I'm told that day when I was on the stage, there were still people who asked, "You're valedictorian of our class? I never knew that." It's like I did work really hard, and if I didn't get recognized, I really would get over it, but at the same time, this whole time, everyone's thinking, she's not smart, she's just, whatever. That one day was the day that I got to stand up there and say how I felt. I got to do a speech. . .
If I was No. 10 and someone else was No. 1, oh, great for them. It wouldn't bother me that they were one and I wasn't because I know that I did whatever I could to be where I am.
Weina: But I think it puts so much pressure on you. You had a unique experience, but there are some people that their parents pressure them, you have to be No. 1, and it's not healthy. I don't think it's healthy.
Jessica: My parents are like that. My parents pressured me a lot. Obviously, if they didn't know that I could do it, then they wouldn't have been pressuring me. But my parents always made sure -- no, you have to get A's, not B's. You don't do anything else. You do that in school, but I took that and I used that to my advantage.
I feel that people can do that if they want to. I feel if you take that pressure and you channel it into something good -- for me I was, like, OK, I'm going to do well in school, but I'm passionate about dance and soccer and things like that.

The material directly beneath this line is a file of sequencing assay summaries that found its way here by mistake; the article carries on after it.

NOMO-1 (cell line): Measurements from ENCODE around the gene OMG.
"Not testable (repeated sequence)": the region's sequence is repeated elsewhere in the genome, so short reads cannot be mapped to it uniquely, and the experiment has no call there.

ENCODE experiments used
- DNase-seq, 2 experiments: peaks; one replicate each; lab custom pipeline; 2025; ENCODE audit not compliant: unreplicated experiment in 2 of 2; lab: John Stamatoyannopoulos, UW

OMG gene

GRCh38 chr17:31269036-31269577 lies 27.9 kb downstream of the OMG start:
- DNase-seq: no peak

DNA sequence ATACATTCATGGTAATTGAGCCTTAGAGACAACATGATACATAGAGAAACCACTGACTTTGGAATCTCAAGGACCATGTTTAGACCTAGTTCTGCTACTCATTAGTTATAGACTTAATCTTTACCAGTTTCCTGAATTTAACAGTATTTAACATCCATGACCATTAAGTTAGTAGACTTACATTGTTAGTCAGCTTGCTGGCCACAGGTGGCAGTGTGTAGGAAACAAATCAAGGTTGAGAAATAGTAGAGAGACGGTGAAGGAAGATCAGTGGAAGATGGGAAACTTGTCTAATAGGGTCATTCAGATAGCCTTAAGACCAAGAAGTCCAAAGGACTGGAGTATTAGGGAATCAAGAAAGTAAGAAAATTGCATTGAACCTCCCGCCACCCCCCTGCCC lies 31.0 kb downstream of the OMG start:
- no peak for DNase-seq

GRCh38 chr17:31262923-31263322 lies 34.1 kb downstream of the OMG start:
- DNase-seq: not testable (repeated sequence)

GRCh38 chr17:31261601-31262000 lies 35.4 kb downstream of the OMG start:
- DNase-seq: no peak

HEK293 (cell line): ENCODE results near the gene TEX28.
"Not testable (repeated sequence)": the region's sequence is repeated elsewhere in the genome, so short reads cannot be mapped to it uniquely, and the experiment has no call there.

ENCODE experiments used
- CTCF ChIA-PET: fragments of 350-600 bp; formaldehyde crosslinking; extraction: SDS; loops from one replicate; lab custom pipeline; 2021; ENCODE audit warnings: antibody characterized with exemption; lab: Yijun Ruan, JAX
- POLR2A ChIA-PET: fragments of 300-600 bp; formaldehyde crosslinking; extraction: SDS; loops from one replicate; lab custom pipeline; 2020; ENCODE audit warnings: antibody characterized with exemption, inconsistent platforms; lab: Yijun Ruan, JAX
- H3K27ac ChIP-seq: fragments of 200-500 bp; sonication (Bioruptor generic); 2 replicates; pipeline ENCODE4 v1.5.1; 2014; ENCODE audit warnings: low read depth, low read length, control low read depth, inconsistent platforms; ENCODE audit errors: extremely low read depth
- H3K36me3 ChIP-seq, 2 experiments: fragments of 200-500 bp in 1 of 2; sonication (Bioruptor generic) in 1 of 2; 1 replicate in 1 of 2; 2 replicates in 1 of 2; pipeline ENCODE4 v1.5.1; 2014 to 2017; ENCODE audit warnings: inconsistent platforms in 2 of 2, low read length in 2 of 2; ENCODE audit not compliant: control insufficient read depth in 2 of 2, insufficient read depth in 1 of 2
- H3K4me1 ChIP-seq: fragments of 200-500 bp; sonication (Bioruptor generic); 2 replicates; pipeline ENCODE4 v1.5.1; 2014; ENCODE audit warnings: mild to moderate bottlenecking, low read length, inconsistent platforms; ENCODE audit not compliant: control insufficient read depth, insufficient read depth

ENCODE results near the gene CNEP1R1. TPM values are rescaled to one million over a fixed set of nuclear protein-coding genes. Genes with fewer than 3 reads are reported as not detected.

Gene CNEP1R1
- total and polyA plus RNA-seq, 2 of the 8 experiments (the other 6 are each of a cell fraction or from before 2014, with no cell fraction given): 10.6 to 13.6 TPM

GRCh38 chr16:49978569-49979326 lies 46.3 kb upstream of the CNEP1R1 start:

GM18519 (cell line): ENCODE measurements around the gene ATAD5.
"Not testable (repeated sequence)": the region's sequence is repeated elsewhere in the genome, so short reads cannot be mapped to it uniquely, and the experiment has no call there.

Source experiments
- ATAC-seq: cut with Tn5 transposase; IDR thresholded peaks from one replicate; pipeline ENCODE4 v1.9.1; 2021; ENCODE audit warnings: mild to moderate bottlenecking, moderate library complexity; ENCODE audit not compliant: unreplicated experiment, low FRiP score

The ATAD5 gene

I used to play soccer when I was younger and I loved it. But I didn't have as much time in high school to work around someone else's schedule. So instead, I became a soccer coach. I found that I liked that better and was able to work with little kids and make it on my own schedule and still do the things that I was passionate about.
So it's like compromising. You just have to find a way to make it work with yourself. And it's how much you're willing to give up and how much you're not.
Weina: I think the reason that Miami-Dade is pushing to get rid of the valedictorian and salutatorian is because in some schools, it's getting crazy. In my school, they told me the story of this guy who went through the air vents [of the school] so that he could get the answers to the AP exams before everyone else did.